And all the time my mother is feeling the presence of this handsome man with his dark grey hair cut close to his head, his dark profile in the remaining light, feels him next to her as the man who has fathered her, once held her in blankets awkwardly in his arms, passed her back to his wife for milk. This was the man who scolded her, sent her to school, once cleaned up the mess when she was sick. He was the man who saw her all the years when she did not see herself, before mirrors, before she learned to smile at her reflection in order to receive back her own smile, before other people, before other eyes went out for her, he was the man who, at night in his dressing-gown, would leave his room to walk down the hall and come into the room of his baby daughter, his only daughter, to stand there, for a long time, just watching her, thinking about her.

This is the first year my mother’s brothers have not come to the cottage for the summer. The first time they have not left their wives and children and their jobs in the city or abroad to come. There were always three brothers, but my mother always saw them as one, all boys together, always at the cottage playing together without her but still, it was safer when they were there. Though in the past she has felt the difference—the girl swimsuit hanging outside on the line to dry—and in more recent years when undressing at night, with the dress lain out on the bed, and the undipped bra, lace shorts … It was better then, when the boys were there at the cottage, calling out to each other across the lawn, telling jokes to their father.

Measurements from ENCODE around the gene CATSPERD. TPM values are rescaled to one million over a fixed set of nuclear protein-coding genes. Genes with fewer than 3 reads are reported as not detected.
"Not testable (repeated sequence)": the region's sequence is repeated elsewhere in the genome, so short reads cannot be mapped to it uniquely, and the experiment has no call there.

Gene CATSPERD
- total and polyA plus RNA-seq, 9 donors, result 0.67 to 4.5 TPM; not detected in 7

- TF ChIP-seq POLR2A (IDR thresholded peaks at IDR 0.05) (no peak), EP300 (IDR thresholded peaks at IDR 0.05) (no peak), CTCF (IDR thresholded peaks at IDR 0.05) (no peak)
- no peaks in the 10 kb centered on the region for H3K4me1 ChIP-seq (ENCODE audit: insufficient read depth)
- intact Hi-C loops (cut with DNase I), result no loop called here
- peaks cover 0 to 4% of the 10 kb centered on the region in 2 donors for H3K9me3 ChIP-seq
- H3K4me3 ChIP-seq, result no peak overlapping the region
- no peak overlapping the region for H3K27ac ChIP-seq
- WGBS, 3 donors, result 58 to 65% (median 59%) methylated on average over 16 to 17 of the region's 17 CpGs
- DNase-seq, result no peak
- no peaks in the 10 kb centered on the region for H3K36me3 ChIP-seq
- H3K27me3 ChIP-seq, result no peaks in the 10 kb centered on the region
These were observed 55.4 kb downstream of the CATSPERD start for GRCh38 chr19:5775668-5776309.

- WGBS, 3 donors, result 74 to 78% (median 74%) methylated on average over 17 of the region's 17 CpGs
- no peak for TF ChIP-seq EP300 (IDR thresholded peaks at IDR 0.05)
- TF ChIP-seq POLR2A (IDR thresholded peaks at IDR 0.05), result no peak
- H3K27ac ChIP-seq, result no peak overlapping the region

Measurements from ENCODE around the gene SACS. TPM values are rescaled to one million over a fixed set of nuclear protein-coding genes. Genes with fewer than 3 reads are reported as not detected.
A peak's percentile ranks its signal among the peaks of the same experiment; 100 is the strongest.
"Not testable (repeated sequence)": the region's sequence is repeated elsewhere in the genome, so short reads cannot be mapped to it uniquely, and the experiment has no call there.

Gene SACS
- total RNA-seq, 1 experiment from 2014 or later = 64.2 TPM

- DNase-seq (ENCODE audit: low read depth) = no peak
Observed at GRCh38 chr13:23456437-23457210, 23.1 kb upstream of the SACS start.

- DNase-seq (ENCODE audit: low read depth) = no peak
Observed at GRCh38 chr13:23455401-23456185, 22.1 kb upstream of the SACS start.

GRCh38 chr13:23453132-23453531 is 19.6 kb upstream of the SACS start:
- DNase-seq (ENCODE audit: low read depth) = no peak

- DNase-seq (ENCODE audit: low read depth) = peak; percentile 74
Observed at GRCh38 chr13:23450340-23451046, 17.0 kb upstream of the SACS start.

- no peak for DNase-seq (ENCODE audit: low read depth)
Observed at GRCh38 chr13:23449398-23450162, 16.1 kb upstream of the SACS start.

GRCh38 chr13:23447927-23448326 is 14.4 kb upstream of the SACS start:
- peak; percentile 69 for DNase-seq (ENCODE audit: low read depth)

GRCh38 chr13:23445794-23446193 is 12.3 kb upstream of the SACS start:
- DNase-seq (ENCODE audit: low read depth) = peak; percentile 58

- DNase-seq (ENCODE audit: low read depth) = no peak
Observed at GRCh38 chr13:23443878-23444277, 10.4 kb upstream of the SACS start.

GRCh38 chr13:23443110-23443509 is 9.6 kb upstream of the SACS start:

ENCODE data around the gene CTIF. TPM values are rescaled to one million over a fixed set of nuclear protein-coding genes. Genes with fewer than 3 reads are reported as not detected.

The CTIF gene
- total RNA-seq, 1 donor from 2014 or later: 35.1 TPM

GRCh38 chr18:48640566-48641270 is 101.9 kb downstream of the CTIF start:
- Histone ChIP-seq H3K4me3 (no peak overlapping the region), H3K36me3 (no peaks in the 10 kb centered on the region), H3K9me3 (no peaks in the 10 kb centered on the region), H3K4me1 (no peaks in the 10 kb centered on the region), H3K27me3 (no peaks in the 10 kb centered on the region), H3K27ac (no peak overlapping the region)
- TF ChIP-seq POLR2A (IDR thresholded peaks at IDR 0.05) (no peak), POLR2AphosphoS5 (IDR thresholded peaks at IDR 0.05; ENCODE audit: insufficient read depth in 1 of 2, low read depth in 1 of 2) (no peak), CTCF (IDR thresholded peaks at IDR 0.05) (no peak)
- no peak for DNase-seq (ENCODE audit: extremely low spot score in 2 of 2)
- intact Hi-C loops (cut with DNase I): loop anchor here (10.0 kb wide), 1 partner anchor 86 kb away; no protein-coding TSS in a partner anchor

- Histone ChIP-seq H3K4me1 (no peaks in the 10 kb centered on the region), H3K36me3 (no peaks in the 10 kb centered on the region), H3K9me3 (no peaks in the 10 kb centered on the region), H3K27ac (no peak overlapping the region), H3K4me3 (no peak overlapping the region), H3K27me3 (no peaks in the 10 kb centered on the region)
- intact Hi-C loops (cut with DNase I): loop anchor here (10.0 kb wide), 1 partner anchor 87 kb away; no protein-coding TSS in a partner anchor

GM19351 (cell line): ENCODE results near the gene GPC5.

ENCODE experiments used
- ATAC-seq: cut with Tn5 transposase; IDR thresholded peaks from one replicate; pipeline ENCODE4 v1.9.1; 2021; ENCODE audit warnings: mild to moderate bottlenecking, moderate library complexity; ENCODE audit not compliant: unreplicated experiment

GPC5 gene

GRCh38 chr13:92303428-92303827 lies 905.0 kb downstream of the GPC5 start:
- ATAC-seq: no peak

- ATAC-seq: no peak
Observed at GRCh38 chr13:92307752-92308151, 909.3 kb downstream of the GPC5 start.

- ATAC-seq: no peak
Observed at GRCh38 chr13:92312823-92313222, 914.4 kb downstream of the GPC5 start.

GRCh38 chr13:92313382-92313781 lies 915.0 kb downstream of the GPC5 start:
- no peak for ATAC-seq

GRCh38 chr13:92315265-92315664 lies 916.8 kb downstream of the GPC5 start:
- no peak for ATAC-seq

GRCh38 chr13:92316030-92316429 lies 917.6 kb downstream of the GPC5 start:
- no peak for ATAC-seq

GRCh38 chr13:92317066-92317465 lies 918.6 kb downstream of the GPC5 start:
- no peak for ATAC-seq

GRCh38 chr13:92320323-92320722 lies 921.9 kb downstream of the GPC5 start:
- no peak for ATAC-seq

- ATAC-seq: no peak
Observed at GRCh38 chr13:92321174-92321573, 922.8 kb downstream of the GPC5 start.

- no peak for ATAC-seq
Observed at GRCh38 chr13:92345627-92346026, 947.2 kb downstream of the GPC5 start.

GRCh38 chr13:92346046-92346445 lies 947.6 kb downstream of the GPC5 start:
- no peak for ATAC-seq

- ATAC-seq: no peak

Now that it’s just him here with her it is too quiet, her girl’s voice is too soft in the night air.

 

Nevertheless, for this reason, her 17th year, it is the first year when she can go out alone at night. She is old enough. Until late at night her father can pace the house, returning over and over to the decanter of whiskey on the sideboard. He can walk to every window of the cottage and look out across the sea-grass lawn, across the hedge, down the fields to the sea. He can keep all the windows open to the night air, to the sighing sound of the sea missing her, everything is missing her. He might keep all the lights turned on waiting for her to come home, every lamp and wall light, every bedside candle light, even in the empty rooms, and he can stand in all this forced light and burn for his daughter to return home early, earlier, to try and pretend to himself that she never left. She is of the age now when, if she chooses, she may never return.